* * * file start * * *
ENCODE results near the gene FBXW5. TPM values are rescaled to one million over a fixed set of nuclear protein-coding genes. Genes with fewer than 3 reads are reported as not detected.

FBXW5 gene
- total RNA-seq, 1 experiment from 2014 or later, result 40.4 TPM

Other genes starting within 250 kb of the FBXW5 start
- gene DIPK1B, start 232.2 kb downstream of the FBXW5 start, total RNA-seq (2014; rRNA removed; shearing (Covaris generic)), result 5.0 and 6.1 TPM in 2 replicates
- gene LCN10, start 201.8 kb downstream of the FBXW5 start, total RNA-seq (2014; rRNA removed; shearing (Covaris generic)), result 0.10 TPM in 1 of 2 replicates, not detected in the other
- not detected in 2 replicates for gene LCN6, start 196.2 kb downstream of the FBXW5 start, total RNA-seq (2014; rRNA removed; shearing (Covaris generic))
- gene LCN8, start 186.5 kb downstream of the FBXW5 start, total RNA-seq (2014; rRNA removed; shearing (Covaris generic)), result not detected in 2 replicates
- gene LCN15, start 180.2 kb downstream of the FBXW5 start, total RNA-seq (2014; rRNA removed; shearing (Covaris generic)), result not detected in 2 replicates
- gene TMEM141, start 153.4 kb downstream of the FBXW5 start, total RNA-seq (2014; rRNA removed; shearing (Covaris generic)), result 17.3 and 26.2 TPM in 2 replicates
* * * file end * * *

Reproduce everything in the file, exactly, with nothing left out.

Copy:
ENCODE results near the gene FBXW5. TPM values are rescaled to one million over a fixed set of nuclear protein-coding genes. Genes with fewer than 3 reads are reported as not detected.

FBXW5 gene
- total RNA-seq, 1 experiment from 2014 or later, result 40.4 TPM

Other genes starting within 250 kb of the FBXW5 start
- gene DIPK1B, start 232.2 kb downstream of the FBXW5 start, total RNA-seq (2014; rRNA removed; shearing (Covaris generic)), result 5.0 and 6.1 TPM in 2 replicates
- gene LCN10, start 201.8 kb downstream of the FBXW5 start, total RNA-seq (2014; rRNA removed; shearing (Covaris generic)), result 0.10 TPM in 1 of 2 replicates, not detected in the other
- not detected in 2 replicates for gene LCN6, start 196.2 kb downstream of the FBXW5 start, total RNA-seq (2014; rRNA removed; shearing (Covaris generic))
- gene LCN8, start 186.5 kb downstream of the FBXW5 start, total RNA-seq (2014; rRNA removed; shearing (Covaris generic)), result not detected in 2 replicates
- gene LCN15, start 180.2 kb downstream of the FBXW5 start, total RNA-seq (2014; rRNA removed; shearing (Covaris generic)), result not detected in 2 replicates
- gene TMEM141, start 153.4 kb downstream of the FBXW5 start, total RNA-seq (2014; rRNA removed; shearing (Covaris generic)), result 17.3 and 26.2 TPM in 2 replicates